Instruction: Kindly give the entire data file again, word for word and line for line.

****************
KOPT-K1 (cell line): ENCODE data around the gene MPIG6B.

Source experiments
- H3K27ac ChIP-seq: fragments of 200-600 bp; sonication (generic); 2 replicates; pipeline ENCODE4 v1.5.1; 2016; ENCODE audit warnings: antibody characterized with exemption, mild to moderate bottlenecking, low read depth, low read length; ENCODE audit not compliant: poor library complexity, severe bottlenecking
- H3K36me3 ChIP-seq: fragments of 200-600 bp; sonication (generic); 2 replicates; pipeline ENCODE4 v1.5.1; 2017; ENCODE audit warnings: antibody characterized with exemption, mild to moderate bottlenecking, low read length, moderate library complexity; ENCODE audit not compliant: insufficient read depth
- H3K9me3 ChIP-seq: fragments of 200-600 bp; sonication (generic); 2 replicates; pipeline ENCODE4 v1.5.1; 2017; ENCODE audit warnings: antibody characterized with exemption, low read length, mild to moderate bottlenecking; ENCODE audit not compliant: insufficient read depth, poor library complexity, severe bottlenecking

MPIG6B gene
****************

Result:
KOPT-K1 (cell line): ENCODE data around the gene MPIG6B.

Source experiments
- H3K27ac ChIP-seq: fragments of 200-600 bp; sonication (generic); 2 replicates; pipeline ENCODE4 v1.5.1; 2016; ENCODE audit warnings: antibody characterized with exemption, mild to moderate bottlenecking, low read depth, low read length; ENCODE audit not compliant: poor library complexity, severe bottlenecking
- H3K36me3 ChIP-seq: fragments of 200-600 bp; sonication (generic); 2 replicates; pipeline ENCODE4 v1.5.1; 2017; ENCODE audit warnings: antibody characterized with exemption, mild to moderate bottlenecking, low read length, moderate library complexity; ENCODE audit not compliant: insufficient read depth
- H3K9me3 ChIP-seq: fragments of 200-600 bp; sonication (generic); 2 replicates; pipeline ENCODE4 v1.5.1; 2017; ENCODE audit warnings: antibody characterized with exemption, low read length, mild to moderate bottlenecking; ENCODE audit not compliant: insufficient read depth, poor library complexity, severe bottlenecking

MPIG6B gene